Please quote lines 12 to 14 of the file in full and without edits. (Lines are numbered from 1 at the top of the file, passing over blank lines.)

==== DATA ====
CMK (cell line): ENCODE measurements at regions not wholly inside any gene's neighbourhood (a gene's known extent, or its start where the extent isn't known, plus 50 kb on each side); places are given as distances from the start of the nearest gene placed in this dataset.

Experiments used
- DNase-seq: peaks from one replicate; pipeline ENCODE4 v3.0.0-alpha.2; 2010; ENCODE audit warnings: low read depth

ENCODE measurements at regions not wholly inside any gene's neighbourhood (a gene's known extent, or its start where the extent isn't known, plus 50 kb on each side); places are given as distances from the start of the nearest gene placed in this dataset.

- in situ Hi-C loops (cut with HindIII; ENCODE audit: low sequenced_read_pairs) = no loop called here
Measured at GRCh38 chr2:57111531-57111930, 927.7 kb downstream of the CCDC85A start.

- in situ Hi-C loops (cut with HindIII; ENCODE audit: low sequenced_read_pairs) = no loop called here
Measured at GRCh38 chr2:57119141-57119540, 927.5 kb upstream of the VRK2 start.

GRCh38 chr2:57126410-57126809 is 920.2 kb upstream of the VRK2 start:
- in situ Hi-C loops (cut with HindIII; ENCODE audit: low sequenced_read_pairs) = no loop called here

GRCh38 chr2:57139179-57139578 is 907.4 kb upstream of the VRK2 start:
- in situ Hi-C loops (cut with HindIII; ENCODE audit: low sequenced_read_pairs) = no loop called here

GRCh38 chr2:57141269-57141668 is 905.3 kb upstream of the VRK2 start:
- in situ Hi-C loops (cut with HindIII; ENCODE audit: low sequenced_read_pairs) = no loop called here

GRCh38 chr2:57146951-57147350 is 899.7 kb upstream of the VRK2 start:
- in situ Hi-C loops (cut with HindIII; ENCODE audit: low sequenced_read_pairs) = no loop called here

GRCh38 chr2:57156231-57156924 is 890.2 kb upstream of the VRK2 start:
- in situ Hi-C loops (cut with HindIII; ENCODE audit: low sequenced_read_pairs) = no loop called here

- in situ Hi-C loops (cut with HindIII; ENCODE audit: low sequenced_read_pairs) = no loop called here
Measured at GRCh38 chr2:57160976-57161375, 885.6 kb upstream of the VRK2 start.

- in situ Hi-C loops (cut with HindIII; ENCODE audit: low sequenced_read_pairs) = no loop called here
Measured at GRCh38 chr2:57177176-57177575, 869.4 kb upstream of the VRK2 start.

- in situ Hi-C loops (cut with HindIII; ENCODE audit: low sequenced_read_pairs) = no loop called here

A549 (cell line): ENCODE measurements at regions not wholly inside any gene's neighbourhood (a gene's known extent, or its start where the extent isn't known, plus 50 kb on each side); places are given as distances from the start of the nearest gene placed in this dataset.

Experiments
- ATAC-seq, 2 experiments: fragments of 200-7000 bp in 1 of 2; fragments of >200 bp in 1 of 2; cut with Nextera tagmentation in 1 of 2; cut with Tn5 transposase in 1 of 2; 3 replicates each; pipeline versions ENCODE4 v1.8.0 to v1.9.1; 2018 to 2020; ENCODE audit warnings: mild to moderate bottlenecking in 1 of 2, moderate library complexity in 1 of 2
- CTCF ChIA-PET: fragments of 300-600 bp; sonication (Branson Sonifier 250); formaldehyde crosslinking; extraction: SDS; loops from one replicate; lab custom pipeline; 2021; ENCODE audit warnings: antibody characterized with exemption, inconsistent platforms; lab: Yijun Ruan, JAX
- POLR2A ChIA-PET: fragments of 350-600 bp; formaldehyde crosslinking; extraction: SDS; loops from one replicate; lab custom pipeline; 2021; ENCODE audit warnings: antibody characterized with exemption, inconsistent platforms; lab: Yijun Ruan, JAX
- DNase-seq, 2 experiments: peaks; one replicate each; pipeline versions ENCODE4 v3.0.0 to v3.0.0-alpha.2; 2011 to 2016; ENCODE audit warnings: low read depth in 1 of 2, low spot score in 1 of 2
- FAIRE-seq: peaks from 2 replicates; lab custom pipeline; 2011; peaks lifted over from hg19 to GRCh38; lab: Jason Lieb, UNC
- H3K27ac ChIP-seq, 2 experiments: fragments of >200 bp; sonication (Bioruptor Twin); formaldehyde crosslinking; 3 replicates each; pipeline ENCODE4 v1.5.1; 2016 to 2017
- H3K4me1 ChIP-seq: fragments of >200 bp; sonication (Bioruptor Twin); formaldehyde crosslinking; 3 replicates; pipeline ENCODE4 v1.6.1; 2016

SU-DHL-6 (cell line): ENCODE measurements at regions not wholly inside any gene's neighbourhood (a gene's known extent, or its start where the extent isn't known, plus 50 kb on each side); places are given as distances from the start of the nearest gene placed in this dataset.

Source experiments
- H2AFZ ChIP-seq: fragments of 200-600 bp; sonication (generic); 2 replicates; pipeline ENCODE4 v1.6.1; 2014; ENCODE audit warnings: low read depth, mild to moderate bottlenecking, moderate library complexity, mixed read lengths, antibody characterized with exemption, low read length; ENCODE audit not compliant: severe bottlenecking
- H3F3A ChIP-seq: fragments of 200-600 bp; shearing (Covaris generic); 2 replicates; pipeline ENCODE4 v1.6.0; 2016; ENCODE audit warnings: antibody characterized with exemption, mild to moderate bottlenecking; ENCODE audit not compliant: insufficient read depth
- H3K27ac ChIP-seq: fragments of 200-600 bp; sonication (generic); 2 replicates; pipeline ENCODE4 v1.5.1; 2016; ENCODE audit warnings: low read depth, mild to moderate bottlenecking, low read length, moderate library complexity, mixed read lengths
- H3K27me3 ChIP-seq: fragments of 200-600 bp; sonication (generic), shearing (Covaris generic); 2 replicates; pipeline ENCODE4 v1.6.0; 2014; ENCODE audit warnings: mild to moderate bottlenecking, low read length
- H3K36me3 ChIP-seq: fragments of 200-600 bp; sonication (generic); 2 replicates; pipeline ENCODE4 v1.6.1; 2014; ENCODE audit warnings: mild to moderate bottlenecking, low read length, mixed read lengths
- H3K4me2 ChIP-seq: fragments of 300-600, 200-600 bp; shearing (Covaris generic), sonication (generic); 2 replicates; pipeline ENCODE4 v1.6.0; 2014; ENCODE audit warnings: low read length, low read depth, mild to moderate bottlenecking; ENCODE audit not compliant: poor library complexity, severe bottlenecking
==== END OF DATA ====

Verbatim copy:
- in situ Hi-C loops (cut with HindIII; ENCODE audit: low sequenced_read_pairs) = no loop called here

GRCh38 chr2:57141269-57141668 is 905.3 kb upstream of the VRK2 start:
- in situ Hi-C loops (cut with HindIII; ENCODE audit: low sequenced_read_pairs) = no loop called here